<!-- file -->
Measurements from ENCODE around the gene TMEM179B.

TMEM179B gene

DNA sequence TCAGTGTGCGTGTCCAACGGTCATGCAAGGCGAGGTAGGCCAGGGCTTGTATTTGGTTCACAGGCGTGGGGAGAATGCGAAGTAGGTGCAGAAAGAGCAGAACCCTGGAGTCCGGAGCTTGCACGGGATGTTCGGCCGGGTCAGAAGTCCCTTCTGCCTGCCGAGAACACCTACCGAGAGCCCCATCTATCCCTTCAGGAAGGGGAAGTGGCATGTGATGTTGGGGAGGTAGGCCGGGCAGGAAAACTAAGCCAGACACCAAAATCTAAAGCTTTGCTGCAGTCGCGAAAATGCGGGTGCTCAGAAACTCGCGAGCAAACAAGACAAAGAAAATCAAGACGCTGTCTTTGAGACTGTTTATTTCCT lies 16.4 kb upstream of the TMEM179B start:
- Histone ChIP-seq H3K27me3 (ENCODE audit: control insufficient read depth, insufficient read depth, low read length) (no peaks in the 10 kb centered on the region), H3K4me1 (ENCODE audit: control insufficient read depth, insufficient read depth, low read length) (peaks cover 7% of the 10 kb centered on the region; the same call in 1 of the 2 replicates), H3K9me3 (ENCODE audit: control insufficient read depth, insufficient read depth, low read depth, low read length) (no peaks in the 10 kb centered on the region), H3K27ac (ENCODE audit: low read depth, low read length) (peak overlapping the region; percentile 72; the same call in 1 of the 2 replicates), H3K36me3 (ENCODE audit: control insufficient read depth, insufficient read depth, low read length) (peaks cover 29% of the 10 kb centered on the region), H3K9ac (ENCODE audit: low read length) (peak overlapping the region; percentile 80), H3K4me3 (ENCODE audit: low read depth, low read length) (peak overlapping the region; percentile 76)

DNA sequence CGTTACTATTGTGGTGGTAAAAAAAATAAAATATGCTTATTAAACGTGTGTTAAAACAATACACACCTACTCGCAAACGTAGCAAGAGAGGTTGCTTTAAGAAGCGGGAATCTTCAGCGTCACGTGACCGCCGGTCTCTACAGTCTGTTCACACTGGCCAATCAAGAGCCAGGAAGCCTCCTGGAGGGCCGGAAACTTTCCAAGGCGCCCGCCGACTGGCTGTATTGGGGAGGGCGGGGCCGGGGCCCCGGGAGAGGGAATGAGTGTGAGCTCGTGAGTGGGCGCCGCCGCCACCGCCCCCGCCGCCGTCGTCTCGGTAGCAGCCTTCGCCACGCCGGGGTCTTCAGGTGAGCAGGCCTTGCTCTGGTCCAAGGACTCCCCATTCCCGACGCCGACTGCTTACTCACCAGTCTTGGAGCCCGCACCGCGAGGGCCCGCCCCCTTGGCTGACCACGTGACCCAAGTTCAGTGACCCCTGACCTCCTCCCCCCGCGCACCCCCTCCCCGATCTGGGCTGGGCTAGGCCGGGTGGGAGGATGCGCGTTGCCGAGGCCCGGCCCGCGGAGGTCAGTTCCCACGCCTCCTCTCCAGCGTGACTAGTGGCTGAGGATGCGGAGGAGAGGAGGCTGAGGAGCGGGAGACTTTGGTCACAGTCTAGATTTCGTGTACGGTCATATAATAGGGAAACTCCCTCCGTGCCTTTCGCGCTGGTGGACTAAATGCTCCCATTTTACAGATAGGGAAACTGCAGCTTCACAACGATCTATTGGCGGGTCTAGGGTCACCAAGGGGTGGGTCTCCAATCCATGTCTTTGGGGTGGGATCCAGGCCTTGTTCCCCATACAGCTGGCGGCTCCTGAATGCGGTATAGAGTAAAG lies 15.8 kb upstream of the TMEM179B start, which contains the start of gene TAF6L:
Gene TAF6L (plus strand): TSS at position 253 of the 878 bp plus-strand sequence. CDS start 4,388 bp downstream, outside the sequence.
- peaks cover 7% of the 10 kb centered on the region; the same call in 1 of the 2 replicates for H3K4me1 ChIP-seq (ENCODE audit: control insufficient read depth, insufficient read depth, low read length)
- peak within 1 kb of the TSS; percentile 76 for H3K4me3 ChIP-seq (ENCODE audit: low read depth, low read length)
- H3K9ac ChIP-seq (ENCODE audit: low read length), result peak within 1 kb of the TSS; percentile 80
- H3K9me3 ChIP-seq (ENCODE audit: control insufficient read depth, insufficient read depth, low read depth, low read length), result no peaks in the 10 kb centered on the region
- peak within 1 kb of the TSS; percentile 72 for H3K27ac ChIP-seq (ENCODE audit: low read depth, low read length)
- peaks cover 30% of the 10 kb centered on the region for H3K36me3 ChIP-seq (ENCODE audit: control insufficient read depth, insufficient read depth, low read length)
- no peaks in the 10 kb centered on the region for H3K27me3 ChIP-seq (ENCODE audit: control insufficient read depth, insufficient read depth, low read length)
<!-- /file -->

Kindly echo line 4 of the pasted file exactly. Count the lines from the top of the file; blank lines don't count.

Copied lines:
- Histone ChIP-seq H3K27me3 (ENCODE audit: control insufficient read depth, insufficient read depth, low read length) (no peaks in the 10 kb centered on the region), H3K4me1 (ENCODE audit: control insufficient read depth, insufficient read depth, low read length) (peaks cover 7% of the 10 kb centered on the region; the same call in 1 of the 2 replicates), H3K9me3 (ENCODE audit: control insufficient read depth, insufficient read depth, low read depth, low read length) (no peaks in the 10 kb centered on the region), H3K27ac (ENCODE audit: low read depth, low read length) (peak overlapping the region; percentile 72; the same call in 1 of the 2 replicates), H3K36me3 (ENCODE audit: control insufficient read depth, insufficient read depth, low read length) (peaks cover 29% of the 10 kb centered on the region), H3K9ac (ENCODE audit: low read length) (peak overlapping the region; percentile 80), H3K4me3 (ENCODE audit: low read depth, low read length) (peak overlapping the region; percentile 76)